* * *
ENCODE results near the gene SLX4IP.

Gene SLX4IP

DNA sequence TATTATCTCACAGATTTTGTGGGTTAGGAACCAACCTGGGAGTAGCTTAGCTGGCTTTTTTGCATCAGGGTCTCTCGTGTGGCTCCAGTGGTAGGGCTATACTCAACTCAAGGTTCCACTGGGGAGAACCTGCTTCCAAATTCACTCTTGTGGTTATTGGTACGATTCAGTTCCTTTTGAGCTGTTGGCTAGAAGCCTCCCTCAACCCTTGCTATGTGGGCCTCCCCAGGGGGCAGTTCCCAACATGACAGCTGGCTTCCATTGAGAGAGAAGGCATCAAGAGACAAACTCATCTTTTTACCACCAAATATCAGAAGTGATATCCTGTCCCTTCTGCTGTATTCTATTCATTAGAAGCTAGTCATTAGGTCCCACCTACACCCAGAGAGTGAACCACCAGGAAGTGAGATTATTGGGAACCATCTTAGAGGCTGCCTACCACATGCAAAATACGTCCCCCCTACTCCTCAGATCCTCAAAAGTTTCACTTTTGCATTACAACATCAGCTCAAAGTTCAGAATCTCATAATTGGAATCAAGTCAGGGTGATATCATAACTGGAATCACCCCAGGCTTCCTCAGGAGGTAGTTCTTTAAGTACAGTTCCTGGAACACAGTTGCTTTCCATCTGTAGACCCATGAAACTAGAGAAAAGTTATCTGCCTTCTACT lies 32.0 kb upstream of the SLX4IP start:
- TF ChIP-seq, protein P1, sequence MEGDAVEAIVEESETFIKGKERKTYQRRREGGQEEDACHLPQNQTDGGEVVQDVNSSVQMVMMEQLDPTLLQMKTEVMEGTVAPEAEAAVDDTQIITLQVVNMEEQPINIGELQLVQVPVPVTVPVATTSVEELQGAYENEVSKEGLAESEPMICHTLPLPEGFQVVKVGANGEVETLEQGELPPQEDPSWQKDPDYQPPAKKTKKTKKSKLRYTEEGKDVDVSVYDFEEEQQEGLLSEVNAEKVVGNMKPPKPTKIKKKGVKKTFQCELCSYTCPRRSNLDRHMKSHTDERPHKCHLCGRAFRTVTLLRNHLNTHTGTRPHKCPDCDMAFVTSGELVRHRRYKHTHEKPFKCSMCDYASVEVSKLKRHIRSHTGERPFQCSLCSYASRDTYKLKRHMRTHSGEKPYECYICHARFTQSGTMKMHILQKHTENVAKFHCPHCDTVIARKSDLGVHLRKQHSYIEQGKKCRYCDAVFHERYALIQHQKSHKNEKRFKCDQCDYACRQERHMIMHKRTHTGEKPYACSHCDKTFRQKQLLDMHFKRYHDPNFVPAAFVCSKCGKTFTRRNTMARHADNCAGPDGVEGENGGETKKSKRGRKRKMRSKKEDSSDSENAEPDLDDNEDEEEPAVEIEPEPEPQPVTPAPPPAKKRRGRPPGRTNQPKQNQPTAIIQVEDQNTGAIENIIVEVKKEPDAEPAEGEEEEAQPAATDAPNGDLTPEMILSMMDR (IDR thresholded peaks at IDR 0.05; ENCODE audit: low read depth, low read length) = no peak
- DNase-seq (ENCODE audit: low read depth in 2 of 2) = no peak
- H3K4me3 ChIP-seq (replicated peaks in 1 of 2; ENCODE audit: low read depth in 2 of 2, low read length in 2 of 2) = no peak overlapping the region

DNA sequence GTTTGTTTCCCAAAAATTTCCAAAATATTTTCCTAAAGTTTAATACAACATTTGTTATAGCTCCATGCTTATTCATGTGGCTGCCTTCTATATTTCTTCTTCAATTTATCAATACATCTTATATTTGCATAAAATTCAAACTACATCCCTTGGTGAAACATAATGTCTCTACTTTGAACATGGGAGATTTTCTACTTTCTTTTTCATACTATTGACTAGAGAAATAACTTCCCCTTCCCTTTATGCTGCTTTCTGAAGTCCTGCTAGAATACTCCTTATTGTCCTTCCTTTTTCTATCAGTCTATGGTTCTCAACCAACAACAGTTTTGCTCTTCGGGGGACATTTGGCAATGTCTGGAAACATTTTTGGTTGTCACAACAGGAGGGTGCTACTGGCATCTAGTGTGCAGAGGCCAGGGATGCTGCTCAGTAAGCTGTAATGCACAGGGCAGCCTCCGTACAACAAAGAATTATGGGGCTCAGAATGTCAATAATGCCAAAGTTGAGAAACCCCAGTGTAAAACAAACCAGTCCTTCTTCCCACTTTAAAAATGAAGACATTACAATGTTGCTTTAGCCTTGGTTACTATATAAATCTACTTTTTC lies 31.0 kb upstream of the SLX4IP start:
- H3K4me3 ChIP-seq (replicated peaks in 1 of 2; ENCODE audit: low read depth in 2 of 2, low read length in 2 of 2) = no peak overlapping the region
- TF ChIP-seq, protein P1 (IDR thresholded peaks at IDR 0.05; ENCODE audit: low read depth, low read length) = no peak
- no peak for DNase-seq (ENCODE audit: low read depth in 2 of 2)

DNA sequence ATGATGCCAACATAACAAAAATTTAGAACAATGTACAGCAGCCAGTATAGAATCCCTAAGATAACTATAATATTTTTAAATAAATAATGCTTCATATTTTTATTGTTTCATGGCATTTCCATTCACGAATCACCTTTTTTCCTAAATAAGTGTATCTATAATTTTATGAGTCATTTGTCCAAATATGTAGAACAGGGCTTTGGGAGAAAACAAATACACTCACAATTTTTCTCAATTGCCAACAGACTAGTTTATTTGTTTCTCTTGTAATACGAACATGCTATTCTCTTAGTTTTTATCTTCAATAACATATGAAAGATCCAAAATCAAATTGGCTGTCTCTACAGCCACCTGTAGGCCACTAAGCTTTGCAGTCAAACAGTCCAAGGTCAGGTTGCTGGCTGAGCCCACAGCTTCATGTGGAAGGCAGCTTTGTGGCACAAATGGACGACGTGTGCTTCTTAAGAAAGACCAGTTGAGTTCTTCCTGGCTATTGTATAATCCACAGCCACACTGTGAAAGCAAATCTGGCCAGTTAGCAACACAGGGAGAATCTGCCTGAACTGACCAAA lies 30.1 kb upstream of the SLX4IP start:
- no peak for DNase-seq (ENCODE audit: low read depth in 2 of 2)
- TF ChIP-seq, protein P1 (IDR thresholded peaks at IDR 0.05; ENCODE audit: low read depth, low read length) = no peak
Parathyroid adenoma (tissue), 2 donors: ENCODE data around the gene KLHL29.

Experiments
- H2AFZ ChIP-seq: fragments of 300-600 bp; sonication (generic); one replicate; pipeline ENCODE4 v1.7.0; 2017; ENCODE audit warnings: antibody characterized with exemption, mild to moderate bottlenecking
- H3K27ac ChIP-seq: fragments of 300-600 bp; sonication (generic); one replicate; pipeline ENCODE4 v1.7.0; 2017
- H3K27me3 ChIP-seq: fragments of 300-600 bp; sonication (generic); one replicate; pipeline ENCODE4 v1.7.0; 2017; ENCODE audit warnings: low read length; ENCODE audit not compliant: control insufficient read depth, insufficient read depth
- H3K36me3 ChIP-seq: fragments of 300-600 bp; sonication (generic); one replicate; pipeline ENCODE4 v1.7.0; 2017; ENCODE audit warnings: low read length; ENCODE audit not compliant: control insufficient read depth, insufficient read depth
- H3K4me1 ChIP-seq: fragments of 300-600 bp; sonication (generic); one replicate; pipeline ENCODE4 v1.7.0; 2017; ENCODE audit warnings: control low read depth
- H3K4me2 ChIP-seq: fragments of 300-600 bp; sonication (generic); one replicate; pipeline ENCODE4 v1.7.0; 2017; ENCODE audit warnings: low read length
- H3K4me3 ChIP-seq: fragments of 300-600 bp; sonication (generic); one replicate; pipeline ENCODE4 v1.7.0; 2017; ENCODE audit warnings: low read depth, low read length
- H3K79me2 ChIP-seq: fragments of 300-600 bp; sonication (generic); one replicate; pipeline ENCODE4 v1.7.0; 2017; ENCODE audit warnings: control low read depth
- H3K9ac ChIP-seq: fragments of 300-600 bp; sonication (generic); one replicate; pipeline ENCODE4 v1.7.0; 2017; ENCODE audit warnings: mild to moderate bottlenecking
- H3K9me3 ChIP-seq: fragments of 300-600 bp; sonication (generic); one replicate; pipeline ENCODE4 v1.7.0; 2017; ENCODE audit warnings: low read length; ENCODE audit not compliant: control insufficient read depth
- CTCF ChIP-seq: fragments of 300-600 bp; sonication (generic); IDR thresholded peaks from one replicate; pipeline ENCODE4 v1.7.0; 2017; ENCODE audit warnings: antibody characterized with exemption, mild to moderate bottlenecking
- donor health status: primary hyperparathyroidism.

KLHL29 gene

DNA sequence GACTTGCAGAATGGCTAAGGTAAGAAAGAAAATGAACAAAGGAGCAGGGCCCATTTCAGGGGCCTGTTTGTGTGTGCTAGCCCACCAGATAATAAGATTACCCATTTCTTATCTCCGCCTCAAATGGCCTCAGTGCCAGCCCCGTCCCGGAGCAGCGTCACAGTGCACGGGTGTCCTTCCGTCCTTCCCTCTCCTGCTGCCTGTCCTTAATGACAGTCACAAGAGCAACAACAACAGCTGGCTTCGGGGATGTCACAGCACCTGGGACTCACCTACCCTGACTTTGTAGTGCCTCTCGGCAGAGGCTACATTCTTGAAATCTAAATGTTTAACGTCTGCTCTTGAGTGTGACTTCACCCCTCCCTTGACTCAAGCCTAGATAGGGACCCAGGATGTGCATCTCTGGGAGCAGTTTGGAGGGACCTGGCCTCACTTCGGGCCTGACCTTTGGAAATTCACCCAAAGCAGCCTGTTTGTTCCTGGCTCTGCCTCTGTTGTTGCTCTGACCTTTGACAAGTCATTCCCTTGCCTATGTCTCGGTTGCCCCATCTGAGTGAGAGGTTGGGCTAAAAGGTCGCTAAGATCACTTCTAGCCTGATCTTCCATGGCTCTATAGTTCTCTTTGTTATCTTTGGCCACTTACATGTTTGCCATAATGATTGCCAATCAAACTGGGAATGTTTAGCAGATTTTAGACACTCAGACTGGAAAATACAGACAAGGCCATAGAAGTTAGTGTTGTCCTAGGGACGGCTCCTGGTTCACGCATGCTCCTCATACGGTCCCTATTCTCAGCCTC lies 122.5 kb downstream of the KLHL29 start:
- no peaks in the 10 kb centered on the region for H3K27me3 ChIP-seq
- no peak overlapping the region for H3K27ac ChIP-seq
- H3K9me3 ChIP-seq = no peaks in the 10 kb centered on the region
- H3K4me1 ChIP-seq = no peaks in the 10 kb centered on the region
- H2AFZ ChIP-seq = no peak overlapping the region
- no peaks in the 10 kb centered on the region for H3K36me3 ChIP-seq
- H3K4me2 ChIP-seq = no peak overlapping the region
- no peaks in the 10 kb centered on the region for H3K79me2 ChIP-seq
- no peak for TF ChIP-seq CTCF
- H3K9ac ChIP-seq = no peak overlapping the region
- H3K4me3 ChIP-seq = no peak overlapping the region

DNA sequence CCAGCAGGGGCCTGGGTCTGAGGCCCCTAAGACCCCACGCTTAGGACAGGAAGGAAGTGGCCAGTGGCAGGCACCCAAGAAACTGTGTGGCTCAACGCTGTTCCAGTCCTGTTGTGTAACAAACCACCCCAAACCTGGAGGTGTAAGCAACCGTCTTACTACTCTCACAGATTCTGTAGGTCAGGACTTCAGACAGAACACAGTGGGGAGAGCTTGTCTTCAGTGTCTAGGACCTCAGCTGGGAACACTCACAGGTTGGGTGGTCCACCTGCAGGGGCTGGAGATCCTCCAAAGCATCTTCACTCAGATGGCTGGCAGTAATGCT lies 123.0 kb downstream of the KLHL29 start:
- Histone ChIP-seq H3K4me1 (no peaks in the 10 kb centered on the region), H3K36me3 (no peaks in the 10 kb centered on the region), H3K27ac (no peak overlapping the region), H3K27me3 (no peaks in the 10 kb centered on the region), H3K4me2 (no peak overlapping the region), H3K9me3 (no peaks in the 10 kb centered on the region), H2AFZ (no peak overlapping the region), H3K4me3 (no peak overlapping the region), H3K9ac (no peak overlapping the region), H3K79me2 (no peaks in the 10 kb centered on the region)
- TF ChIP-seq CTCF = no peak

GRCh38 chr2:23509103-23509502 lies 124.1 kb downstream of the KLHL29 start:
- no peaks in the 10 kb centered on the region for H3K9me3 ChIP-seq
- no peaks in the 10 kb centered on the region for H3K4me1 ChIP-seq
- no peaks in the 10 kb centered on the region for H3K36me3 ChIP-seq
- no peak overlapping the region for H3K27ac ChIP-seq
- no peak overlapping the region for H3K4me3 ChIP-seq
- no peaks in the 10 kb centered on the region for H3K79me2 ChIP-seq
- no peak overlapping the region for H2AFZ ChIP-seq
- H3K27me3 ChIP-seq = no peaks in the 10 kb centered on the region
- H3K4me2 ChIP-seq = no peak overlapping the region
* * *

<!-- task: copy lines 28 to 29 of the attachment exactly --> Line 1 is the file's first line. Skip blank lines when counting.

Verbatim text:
KLHL29 gene

DNA sequence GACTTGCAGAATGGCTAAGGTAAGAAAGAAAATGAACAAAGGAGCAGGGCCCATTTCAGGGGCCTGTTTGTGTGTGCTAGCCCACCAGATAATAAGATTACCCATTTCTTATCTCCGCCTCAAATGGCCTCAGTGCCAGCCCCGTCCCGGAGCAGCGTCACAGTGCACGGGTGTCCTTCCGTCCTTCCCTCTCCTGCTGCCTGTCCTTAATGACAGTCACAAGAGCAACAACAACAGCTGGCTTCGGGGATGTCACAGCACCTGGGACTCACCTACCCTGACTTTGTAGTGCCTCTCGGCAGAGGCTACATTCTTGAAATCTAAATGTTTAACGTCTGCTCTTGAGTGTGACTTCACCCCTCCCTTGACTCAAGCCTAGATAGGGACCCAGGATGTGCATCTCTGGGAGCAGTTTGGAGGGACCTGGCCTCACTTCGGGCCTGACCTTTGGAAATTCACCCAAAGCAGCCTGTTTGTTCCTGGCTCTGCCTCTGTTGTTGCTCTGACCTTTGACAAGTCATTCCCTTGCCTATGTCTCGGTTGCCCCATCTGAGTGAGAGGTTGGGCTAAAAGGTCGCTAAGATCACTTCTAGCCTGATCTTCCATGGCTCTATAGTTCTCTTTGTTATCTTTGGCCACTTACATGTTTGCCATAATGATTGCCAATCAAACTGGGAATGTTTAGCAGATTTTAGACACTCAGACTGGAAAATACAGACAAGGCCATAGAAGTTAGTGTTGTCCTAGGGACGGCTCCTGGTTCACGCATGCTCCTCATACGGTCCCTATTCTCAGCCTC lies 122.5 kb downstream of the KLHL29 start: